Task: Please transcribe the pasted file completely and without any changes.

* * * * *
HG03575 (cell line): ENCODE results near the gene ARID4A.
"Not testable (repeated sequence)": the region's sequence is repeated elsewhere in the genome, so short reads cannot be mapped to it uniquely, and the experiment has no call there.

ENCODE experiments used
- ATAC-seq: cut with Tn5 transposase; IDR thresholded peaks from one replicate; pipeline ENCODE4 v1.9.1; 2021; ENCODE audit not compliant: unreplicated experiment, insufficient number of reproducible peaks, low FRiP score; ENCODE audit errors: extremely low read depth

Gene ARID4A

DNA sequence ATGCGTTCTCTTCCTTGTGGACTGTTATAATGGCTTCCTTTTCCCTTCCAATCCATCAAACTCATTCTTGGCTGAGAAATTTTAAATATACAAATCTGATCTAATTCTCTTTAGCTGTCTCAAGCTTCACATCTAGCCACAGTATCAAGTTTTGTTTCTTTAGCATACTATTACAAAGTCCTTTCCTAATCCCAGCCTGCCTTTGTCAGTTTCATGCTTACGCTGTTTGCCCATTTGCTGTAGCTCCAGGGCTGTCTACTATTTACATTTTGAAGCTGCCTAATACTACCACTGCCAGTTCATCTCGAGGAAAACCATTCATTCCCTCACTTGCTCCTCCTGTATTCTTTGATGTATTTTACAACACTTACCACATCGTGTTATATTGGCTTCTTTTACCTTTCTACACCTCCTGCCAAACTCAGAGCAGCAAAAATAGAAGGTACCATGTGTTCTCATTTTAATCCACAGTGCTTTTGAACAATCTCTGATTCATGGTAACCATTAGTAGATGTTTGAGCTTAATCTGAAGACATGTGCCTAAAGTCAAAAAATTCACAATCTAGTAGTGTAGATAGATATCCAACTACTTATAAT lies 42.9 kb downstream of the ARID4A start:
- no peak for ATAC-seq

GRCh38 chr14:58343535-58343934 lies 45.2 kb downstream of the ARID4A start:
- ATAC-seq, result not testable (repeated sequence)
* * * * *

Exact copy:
HG03575 (cell line): ENCODE results near the gene ARID4A.
"Not testable (repeated sequence)": the region's sequence is repeated elsewhere in the genome, so short reads cannot be mapped to it uniquely, and the experiment has no call there.

ENCODE experiments used
- ATAC-seq: cut with Tn5 transposase; IDR thresholded peaks from one replicate; pipeline ENCODE4 v1.9.1; 2021; ENCODE audit not compliant: unreplicated experiment, insufficient number of reproducible peaks, low FRiP score; ENCODE audit errors: extremely low read depth

Gene ARID4A

DNA sequence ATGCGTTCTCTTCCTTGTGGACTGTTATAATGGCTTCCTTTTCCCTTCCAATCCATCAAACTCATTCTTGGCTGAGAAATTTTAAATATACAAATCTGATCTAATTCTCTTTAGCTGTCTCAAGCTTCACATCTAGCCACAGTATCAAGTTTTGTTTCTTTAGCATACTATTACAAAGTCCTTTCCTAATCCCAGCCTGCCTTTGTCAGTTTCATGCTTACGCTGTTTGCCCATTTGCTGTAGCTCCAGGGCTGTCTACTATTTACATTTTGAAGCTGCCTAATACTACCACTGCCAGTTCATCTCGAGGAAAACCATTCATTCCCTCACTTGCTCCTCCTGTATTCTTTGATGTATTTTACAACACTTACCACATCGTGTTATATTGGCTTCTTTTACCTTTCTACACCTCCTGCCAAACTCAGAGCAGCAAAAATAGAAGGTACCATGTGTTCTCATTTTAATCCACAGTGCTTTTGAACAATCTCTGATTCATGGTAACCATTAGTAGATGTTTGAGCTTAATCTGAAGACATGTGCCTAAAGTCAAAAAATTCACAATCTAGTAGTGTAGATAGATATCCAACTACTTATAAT lies 42.9 kb downstream of the ARID4A start:
- no peak for ATAC-seq

GRCh38 chr14:58343535-58343934 lies 45.2 kb downstream of the ARID4A start:
- ATAC-seq, result not testable (repeated sequence)